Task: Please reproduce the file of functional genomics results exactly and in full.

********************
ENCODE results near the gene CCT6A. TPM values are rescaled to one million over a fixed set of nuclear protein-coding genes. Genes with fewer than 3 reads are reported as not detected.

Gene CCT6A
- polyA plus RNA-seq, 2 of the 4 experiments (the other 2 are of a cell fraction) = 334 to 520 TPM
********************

ENCODE results near the gene CCT6A. TPM values are rescaled to one million over a fixed set of nuclear protein-coding genes. Genes with fewer than 3 reads are reported as not detected.

Gene CCT6A
- polyA plus RNA-seq, 2 of the 4 experiments (the other 2 are of a cell fraction) = 334 to 520 TPM